Washington, D.C. — A new study of energy efficiency opportunities in Maryland by the American Council for an Energy-Efficient Economy (ACEEE) confirms that reducing electricity consumption is the quickest, cheapest, and cleanest way for policymakers to bring consumer bills down and keep the lights on in a state where the demand for electricity has grown rapidly since 1999.
"If we are concerned about rising electricity rates, the increasing possibility of power brownouts and the growing threat to our climate from power plant emissions, then the solution we must embrace now is energy efficiency," said Delegate Bill Bronrott (D-Montgomery) at a news conference in Annapolis where key state policymakers joined top ACEEE officials in a review of the study's major findings.
Senator Paul Pinsky (D-Prince George's), a champion of energy conservation programs in Maryland for more than 20 years, applauded the findings presented in ACEEE's report entitled Energy Efficiency: The First Fuel for a Clean Energy Future - Resources for Meeting Maryland's Electricity Needs. "Clearly, energy efficiency should be our first step," said Pinsky, echoing one of the report's main themes. To overcome the daunting energy resource challenges facing Maryland, Pinsky stressed, "we are going to have a take a long-term view of what our citizens need to do over the next five, 10, 20, or 30 years. To get our efforts headed in the right direction, efficiency is where we have to start."
Senator Robert Garagiola (D-Montgomery) said the ACEEE report is "very timely" in light of the energy issues the General Assembly is aiming to address in the current session, including the prospect of rolling blackouts beginning as early as 2011 "if action isn't taken soon." Reducing energy consumption, said Garagiola, is the quickest way to lower the likelihood of rolling blackouts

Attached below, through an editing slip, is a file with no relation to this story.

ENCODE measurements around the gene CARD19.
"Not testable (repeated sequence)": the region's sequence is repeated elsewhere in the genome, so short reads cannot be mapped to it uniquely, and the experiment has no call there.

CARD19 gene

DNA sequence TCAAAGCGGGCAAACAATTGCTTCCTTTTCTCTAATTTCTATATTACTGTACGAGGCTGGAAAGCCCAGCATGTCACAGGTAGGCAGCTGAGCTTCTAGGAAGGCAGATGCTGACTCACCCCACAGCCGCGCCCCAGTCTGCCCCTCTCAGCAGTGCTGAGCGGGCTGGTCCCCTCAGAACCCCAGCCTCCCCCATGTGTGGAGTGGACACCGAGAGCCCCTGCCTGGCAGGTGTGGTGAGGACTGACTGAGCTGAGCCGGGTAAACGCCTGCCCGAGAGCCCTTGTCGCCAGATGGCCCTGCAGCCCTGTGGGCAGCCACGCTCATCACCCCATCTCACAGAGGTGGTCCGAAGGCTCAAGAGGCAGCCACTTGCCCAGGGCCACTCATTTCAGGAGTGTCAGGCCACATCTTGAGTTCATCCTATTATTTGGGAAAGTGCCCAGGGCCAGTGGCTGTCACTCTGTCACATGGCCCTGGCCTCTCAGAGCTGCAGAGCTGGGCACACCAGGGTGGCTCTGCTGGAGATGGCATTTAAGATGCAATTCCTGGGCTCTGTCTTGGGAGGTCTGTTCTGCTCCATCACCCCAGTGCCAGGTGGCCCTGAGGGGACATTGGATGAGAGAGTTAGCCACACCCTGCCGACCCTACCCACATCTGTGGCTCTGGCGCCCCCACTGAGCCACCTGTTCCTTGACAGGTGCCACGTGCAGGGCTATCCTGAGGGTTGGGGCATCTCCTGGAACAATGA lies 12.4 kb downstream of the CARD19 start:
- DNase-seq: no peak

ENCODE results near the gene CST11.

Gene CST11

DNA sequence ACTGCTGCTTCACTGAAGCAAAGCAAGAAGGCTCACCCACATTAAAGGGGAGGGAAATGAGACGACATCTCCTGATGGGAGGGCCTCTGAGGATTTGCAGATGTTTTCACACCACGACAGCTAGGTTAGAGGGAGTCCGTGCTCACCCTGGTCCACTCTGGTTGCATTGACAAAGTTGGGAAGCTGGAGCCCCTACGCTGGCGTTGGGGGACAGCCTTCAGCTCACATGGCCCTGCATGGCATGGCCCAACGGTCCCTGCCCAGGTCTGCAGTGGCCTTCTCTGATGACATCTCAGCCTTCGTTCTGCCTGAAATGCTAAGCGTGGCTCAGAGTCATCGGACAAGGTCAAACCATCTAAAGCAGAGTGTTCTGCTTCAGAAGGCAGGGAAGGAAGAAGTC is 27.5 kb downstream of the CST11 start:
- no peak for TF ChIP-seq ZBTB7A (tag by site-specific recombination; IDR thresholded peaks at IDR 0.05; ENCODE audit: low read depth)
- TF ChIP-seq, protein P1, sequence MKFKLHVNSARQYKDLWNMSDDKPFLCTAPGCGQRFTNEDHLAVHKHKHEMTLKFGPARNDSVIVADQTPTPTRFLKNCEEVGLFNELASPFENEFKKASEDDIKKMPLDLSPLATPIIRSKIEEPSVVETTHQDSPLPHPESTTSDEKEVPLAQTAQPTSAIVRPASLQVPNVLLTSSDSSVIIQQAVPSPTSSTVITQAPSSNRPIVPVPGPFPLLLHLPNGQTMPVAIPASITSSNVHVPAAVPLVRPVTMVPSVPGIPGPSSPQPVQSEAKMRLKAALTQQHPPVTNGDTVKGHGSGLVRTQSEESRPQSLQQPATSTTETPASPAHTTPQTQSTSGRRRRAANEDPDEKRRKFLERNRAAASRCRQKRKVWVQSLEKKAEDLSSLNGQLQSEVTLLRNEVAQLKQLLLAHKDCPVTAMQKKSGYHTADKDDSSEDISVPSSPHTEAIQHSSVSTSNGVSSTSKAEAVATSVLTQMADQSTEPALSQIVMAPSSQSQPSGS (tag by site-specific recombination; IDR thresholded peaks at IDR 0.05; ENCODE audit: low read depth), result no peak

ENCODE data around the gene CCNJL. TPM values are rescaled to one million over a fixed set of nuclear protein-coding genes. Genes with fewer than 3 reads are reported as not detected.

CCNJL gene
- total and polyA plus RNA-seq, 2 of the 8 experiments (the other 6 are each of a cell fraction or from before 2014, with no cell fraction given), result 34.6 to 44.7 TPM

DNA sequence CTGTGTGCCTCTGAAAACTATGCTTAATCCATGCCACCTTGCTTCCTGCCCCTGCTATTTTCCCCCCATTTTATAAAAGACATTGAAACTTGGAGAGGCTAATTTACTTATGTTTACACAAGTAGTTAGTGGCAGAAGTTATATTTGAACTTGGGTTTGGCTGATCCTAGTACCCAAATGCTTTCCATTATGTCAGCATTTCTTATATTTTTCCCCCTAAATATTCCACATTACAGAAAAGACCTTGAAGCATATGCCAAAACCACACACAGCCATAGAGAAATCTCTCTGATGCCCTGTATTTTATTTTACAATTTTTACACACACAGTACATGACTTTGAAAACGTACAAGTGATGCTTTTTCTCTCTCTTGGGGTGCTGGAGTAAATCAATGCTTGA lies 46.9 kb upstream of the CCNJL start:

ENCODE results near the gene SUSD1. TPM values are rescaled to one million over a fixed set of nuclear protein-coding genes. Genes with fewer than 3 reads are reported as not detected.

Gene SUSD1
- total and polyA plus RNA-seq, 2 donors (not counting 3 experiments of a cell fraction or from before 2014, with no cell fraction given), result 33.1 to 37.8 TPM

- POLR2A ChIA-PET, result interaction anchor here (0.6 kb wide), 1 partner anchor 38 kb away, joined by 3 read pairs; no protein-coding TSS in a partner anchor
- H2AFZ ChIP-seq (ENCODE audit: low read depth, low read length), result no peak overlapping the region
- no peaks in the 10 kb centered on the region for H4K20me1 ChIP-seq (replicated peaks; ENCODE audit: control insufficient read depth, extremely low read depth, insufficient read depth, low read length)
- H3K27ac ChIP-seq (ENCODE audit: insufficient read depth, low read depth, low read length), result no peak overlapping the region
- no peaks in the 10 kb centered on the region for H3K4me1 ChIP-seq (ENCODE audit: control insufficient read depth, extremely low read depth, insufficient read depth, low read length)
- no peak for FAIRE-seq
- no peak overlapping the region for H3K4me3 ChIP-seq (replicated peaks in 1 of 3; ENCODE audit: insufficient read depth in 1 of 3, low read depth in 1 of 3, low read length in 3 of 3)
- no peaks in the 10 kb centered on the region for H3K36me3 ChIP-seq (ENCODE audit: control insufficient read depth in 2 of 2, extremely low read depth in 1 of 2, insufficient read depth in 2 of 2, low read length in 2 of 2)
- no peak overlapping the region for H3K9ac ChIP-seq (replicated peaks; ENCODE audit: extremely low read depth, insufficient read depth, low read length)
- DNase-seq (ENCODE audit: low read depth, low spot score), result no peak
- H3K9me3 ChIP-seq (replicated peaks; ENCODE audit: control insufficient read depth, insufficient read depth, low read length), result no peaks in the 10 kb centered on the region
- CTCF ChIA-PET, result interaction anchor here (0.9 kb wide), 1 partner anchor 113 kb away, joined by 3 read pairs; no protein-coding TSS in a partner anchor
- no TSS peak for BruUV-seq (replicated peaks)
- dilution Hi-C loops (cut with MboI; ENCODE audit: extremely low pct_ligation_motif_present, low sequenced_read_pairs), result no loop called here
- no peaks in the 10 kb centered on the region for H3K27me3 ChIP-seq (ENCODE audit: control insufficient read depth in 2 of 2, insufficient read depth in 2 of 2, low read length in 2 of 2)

Release of the ACEEE study coincided with the start of debate in the General Assembly on a host of energy-related bills, including proposed energy efficiency legislation introduced last month by Governor Martin O'Malley. Delegate Brian Feldman (D-Montgomery) who has been a strong supporter of energy efficiency initiatives and a sponsor of energy efficiency legislation in prior sessions, stressed the importance of the demand reduction policies contained in ACEEE's study.
ACEEE deputy director Bill Prindle, presenting conclusions and recommendations of the study, said ACEEE's analysis confirms that the Governor's goal to achieve a 15 percent reduction in per capita energy use by 2015 "is attainable cost-effectively with the energy efficiency and demand response resources we have in Maryland today."
In addition to programs that promote installation of energy-saving light bulbs and appliances, the ACEEE report recommends a suite of energy efficiency policies including:
More stringent residential and commercial building energy codes;
Energy efficiency standards for new appliances and equipment not already covered by current state or federal standards;
A clean energy Research, Development, and Deployment (RD&D) initiative funded by the state to meet the state's unique needs while helping to build a "green collar" energy industry in the state;
Policies to encourage new Combined Heat and Power (CHP) systems in the industrial, institutional and commercial sectors; and
Expanded demand response programs by electric utilities to reduce peak demand for electricity.
Guided by these recommendations, said Maryland Energy Administration director Malcolm Woolf, the state could potentially go well beyond the Governor's "15 by 2015" target. Woolf emphasized that "the full potential, if we are able to take advantage of every energy efficiency opportunity in Maryland, is a 32% reduction in peak demand by 2015 and a staggering 47% by 2025." ACEEE's report, said Woolf, gives the Governor and state lawmakers "a roadmap that will help us identify the most cost-effective ways to reach our goal to provide reliable, affordable, and clean energy for all Marylanders." The analysis "pinpoints where the energy efficiency opportunities lie," added Woolf, and praised the ACEEE research team for using a study methodology that "looked at actual programs other states have implemented, and analyzed real-world results."